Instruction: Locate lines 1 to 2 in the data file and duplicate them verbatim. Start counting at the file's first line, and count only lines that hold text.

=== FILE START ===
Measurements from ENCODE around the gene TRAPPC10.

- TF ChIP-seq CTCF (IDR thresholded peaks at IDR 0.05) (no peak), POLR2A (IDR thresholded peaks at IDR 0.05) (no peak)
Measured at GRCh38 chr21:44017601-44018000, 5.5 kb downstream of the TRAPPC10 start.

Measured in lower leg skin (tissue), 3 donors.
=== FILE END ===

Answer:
Measurements from ENCODE around the gene TRAPPC10.

- TF ChIP-seq CTCF (IDR thresholded peaks at IDR 0.05) (no peak), POLR2A (IDR thresholded peaks at IDR 0.05) (no peak)